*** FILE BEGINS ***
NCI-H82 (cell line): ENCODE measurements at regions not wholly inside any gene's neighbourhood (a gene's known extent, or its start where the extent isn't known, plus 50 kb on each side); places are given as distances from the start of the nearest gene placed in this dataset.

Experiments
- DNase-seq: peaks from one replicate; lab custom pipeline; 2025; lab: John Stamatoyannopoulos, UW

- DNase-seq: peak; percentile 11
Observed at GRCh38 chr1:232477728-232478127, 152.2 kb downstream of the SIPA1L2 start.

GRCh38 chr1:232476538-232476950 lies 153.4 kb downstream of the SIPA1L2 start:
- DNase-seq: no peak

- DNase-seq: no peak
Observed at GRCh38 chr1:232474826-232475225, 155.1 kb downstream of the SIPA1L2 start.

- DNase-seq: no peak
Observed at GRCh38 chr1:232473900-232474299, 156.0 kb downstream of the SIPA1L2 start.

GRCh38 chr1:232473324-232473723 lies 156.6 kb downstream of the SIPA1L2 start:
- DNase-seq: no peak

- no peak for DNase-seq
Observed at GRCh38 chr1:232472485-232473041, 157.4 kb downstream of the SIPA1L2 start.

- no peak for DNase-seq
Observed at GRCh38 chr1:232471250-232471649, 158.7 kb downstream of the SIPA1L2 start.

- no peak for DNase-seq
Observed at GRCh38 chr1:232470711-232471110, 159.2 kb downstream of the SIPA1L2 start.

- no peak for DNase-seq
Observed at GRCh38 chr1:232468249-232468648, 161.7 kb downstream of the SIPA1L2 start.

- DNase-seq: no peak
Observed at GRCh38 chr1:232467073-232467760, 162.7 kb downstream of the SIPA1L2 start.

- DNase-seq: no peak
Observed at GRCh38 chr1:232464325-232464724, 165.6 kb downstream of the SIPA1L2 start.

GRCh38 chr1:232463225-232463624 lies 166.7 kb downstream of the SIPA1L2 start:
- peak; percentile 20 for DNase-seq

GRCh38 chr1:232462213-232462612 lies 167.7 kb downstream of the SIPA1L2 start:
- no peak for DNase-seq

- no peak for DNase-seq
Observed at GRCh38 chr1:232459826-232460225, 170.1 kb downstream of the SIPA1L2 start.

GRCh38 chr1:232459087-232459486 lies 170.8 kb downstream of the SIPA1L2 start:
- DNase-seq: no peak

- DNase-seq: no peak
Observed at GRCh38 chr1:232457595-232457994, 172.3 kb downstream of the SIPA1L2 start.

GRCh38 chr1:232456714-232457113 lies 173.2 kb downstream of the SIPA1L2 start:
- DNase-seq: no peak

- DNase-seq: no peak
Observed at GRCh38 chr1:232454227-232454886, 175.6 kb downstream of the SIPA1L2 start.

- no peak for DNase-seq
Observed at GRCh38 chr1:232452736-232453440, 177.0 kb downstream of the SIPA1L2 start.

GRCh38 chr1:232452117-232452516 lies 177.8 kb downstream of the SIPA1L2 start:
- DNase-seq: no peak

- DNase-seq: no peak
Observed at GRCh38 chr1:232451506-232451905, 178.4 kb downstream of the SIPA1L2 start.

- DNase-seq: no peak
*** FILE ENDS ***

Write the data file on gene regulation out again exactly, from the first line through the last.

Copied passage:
NCI-H82 (cell line): ENCODE measurements at regions not wholly inside any gene's neighbourhood (a gene's known extent, or its start where the extent isn't known, plus 50 kb on each side); places are given as distances from the start of the nearest gene placed in this dataset.

Experiments
- DNase-seq: peaks from one replicate; lab custom pipeline; 2025; lab: John Stamatoyannopoulos, UW

- DNase-seq: peak; percentile 11
Observed at GRCh38 chr1:232477728-232478127, 152.2 kb downstream of the SIPA1L2 start.

GRCh38 chr1:232476538-232476950 lies 153.4 kb downstream of the SIPA1L2 start:
- DNase-seq: no peak

- DNase-seq: no peak
Observed at GRCh38 chr1:232474826-232475225, 155.1 kb downstream of the SIPA1L2 start.

- DNase-seq: no peak
Observed at GRCh38 chr1:232473900-232474299, 156.0 kb downstream of the SIPA1L2 start.

GRCh38 chr1:232473324-232473723 lies 156.6 kb downstream of the SIPA1L2 start:
- DNase-seq: no peak

- no peak for DNase-seq
Observed at GRCh38 chr1:232472485-232473041, 157.4 kb downstream of the SIPA1L2 start.

- no peak for DNase-seq
Observed at GRCh38 chr1:232471250-232471649, 158.7 kb downstream of the SIPA1L2 start.

- no peak for DNase-seq
Observed at GRCh38 chr1:232470711-232471110, 159.2 kb downstream of the SIPA1L2 start.

- no peak for DNase-seq
Observed at GRCh38 chr1:232468249-232468648, 161.7 kb downstream of the SIPA1L2 start.

- DNase-seq: no peak
Observed at GRCh38 chr1:232467073-232467760, 162.7 kb downstream of the SIPA1L2 start.

- DNase-seq: no peak
Observed at GRCh38 chr1:232464325-232464724, 165.6 kb downstream of the SIPA1L2 start.

GRCh38 chr1:232463225-232463624 lies 166.7 kb downstream of the SIPA1L2 start:
- peak; percentile 20 for DNase-seq

GRCh38 chr1:232462213-232462612 lies 167.7 kb downstream of the SIPA1L2 start:
- no peak for DNase-seq

- no peak for DNase-seq
Observed at GRCh38 chr1:232459826-232460225, 170.1 kb downstream of the SIPA1L2 start.

GRCh38 chr1:232459087-232459486 lies 170.8 kb downstream of the SIPA1L2 start:
- DNase-seq: no peak

- DNase-seq: no peak
Observed at GRCh38 chr1:232457595-232457994, 172.3 kb downstream of the SIPA1L2 start.

GRCh38 chr1:232456714-232457113 lies 173.2 kb downstream of the SIPA1L2 start:
- DNase-seq: no peak

- DNase-seq: no peak
Observed at GRCh38 chr1:232454227-232454886, 175.6 kb downstream of the SIPA1L2 start.

- no peak for DNase-seq
Observed at GRCh38 chr1:232452736-232453440, 177.0 kb downstream of the SIPA1L2 start.

GRCh38 chr1:232452117-232452516 lies 177.8 kb downstream of the SIPA1L2 start:
- DNase-seq: no peak

- DNase-seq: no peak
Observed at GRCh38 chr1:232451506-232451905, 178.4 kb downstream of the SIPA1L2 start.

- DNase-seq: no peak